My rating: 4 of 5 stars
Within the first 100 pages, I was haunted by the feeling that Amish Tripathi probably had the following written on a post-it that he stuck prominently to his screen when writing this book:
1) Tie up all loose ends!
2) Rationalize the legend and all actions around him! Everything must be given a scientific reason, nothing can be attributed to supernatural/superhuman possibilities.
3) Complete the story! Since you promised a trilogy, discovering that there is enough material for a fourth book is a no-no!
4) Retain the realism and passion of the first two books! The Secret of the Nagas (Shiva Trilogy, #2) slipped a little bit from the high standards that The Immortals of Meluha set, so compensate… compensate!
I think the author prioritized #1 so much, that he traded off some of the other priorities, with the end-result being that the book ended up a little flatter than the first two, and the overall effect was just a little disappointing. However, to the author’s credit, to pull off a story of this quality is in itself a huge achievement, and the Shiva series raises the bar higher than any Indian fiction has achieved in the fantasy/mythology space in a long time.
Part of the disappointment for me, is due to my background as a science fiction fan. The distinction between quality sci-fi and pulp sci-fi is the plausibility of the fantastic science described in various situations. I appreciate Amish Tripathi‘s commitment towards rationalizing the fantastic, but to the average scientific, some of the scientific stuff is even more far-fetched and implausible than the super-hero stuff he seeks to avoid at all costs. (view spoiler)[It would probably have left a less bitter taste in my mouth if Shiva was eventually discovered to have a few “powers” that made him marginally super-human, than to read about how he “detonates” a nuclear fusion reaction weapon with a fire-arrow! Huh… WHAT? My thoughts exactly… (hide spoiler)]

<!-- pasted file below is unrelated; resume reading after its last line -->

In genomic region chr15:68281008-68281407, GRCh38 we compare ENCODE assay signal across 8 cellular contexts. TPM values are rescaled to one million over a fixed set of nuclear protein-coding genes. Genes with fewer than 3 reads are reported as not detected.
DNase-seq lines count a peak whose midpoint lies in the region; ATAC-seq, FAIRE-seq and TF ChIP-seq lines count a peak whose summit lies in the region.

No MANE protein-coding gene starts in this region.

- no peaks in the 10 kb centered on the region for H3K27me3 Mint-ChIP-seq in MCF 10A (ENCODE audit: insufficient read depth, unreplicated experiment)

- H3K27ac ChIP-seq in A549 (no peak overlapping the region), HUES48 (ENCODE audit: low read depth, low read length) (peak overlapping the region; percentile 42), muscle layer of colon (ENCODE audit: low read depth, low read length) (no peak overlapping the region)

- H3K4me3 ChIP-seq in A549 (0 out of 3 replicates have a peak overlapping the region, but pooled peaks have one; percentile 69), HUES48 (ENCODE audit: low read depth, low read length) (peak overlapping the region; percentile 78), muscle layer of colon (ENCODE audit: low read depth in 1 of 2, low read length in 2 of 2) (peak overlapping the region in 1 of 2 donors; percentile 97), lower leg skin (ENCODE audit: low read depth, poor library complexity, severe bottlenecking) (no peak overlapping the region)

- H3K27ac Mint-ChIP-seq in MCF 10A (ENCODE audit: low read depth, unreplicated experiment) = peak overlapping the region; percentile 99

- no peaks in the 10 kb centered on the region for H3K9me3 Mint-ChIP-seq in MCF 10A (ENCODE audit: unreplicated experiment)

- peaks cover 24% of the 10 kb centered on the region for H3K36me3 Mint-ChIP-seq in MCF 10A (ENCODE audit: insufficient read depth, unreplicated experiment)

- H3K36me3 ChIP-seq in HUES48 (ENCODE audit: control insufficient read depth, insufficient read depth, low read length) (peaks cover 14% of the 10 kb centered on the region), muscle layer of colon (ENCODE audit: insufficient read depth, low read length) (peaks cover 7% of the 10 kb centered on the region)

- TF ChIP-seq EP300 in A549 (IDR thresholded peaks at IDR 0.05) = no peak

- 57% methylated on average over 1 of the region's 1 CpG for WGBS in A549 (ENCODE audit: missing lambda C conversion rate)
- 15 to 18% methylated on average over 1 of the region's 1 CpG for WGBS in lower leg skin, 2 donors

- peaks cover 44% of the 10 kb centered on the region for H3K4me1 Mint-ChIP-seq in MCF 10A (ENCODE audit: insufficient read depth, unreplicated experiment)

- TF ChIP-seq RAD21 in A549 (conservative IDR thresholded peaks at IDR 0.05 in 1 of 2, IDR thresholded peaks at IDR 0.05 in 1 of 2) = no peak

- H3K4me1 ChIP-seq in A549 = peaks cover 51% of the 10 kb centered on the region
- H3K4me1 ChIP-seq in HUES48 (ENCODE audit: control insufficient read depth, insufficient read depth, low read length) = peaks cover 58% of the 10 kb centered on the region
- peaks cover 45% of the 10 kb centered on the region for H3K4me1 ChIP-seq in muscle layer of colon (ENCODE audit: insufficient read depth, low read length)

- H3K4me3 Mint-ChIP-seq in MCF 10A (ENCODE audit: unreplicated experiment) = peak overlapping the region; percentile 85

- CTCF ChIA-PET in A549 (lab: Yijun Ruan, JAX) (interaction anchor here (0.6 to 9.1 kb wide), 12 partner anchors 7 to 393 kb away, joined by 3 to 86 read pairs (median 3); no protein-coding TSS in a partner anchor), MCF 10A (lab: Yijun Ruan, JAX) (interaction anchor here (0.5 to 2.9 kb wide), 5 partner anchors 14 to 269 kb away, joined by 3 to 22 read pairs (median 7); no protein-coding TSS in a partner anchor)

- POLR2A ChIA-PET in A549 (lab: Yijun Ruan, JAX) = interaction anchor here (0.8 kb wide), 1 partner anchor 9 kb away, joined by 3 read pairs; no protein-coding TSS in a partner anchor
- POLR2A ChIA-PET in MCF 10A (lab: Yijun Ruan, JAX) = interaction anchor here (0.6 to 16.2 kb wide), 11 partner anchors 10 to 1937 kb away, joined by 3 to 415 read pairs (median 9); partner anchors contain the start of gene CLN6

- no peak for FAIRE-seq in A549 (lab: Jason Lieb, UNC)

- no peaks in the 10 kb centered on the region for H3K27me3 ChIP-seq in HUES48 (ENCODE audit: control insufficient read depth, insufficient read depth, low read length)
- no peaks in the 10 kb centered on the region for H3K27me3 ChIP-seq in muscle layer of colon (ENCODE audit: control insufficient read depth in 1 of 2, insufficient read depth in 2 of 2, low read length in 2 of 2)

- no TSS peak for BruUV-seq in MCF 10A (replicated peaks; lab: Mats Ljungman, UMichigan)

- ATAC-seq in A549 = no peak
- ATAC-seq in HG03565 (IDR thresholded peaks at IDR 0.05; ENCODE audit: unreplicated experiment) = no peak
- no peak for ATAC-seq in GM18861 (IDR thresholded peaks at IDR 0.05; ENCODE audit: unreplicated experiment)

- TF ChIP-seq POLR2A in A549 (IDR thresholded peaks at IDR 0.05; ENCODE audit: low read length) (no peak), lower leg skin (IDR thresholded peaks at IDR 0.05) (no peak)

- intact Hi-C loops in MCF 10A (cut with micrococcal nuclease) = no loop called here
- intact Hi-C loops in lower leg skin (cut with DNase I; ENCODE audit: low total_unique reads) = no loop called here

Some of the sub-plot twists were simply weird, I thought this came from trying to tell too many stories simultaneously. Some stories, or sub-stories – if there is such a thing, have a life of their own, and tend to hijack the plot if you succumb to the temptation of letting them take themselves to a “logical end”. A good example of how this can be handled, is The Lord of the Rings, where the author simply reduces the character-count to a much more manageable list. The Dune series also suffered from the same over-characterization that this book suffers from, with similar results.
There were brilliant moments in the story, moments where I felt the pace was as gripping as in the previous books, and these parts hold the book together for the sometimes heavy 535 pages. But the ratio of “number of pages read per brilliant moment”, is simply lower as compared to the previous two books. This is probably an example of the predecessors leaving too high a bar for the last instalment to leap over!
All in all, this will go down as one of the best book series I have consumed, and I look forward to reading the three books back-to-back. I look forward to what Amish will come up with next, considering the clear hint he drops about the “Mahabaratha”. Bring it on…